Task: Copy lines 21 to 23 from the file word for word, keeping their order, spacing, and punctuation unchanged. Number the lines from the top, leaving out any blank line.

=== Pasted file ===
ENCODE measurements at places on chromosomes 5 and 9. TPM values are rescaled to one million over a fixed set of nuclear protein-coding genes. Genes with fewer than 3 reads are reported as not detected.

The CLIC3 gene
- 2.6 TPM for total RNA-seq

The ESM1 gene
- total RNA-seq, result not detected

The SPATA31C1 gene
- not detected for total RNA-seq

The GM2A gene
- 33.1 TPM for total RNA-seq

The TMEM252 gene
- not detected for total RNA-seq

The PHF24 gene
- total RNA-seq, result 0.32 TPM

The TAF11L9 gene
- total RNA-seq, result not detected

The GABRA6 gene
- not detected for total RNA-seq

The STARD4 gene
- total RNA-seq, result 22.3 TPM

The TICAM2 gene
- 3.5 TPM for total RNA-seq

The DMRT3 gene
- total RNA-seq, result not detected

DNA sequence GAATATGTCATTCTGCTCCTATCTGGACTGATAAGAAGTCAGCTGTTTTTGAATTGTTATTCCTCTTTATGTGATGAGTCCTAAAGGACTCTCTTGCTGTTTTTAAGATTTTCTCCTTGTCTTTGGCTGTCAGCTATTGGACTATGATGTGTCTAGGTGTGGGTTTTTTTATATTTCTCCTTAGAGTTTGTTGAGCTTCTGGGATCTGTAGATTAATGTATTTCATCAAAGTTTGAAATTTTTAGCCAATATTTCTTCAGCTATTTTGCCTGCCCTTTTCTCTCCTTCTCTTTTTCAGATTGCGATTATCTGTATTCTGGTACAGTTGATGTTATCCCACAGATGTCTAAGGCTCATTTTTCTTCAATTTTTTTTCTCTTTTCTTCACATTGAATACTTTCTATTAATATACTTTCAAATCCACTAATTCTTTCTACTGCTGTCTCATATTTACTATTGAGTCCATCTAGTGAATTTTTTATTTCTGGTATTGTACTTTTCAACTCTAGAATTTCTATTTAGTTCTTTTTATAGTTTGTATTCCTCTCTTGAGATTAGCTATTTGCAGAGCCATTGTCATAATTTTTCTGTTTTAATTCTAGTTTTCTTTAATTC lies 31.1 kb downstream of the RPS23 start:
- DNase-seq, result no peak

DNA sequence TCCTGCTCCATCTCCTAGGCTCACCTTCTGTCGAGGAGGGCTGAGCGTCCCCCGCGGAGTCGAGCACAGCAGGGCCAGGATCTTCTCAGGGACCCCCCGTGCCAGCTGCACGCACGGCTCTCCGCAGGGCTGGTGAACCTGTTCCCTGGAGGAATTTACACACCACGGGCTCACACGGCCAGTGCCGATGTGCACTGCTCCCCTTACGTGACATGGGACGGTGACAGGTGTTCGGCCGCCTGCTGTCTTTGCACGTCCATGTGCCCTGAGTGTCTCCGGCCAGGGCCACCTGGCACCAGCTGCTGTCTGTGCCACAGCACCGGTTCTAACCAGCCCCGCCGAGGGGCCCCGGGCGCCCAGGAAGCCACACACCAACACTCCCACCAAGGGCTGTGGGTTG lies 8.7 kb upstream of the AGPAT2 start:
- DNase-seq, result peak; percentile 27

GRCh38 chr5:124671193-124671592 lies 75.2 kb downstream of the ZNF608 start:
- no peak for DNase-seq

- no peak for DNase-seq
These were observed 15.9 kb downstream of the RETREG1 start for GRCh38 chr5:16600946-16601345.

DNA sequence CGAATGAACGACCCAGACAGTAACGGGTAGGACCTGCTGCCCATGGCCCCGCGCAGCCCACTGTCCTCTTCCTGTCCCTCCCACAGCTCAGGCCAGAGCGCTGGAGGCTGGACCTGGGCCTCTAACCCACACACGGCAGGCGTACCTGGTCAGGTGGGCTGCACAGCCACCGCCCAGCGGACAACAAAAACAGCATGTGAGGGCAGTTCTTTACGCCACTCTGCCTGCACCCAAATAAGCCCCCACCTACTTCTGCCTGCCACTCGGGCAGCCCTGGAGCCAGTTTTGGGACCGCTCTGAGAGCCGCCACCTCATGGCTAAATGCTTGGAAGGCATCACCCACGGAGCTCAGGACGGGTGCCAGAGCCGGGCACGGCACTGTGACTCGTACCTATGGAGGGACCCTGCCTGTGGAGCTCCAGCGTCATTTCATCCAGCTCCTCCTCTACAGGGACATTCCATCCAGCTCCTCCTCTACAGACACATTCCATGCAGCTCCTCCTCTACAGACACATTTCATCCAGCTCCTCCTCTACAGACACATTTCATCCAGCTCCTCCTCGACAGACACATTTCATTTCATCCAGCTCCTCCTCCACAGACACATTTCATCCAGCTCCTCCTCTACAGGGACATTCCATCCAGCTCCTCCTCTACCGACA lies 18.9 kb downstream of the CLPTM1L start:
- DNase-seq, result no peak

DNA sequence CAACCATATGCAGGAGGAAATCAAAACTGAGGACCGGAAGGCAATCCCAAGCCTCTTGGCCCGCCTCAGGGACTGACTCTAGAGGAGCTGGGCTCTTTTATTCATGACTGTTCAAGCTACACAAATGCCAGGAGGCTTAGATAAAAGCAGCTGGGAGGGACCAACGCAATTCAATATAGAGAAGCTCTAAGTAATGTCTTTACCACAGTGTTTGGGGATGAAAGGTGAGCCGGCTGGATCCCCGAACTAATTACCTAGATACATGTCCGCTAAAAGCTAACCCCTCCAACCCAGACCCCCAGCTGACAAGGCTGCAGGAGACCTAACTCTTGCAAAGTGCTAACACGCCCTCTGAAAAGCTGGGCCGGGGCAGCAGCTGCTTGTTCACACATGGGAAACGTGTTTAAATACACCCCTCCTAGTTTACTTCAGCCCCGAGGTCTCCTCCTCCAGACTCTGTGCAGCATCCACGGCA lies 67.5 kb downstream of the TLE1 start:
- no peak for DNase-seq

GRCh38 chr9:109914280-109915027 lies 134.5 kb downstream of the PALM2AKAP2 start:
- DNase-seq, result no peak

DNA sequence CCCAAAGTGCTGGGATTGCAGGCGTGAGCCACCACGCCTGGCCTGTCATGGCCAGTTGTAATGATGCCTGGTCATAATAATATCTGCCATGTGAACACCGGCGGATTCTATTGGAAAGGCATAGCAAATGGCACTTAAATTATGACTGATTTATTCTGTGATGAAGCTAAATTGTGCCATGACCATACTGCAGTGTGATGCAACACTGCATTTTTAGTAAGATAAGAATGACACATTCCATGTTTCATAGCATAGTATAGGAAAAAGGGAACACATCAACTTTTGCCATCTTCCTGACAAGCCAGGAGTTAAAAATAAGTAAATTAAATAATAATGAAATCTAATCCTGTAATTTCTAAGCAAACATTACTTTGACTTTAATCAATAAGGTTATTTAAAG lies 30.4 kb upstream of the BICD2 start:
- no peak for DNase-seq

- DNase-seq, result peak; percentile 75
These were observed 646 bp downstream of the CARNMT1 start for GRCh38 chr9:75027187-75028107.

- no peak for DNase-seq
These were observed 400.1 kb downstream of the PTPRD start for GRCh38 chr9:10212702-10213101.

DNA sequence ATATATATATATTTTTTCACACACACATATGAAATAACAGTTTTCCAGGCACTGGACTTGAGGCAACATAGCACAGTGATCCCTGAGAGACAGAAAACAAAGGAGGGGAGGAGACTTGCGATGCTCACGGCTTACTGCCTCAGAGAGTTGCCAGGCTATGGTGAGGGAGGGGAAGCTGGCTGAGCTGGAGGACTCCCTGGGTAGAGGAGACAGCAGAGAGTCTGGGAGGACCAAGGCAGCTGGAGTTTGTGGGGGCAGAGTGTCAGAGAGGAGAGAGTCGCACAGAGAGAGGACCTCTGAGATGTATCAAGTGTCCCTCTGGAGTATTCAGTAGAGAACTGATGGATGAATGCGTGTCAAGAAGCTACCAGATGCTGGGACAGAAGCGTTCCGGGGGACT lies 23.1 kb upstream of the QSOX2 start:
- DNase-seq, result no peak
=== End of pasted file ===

- 3.5 TPM for total RNA-seq

The DMRT3 gene
- total RNA-seq, result not detected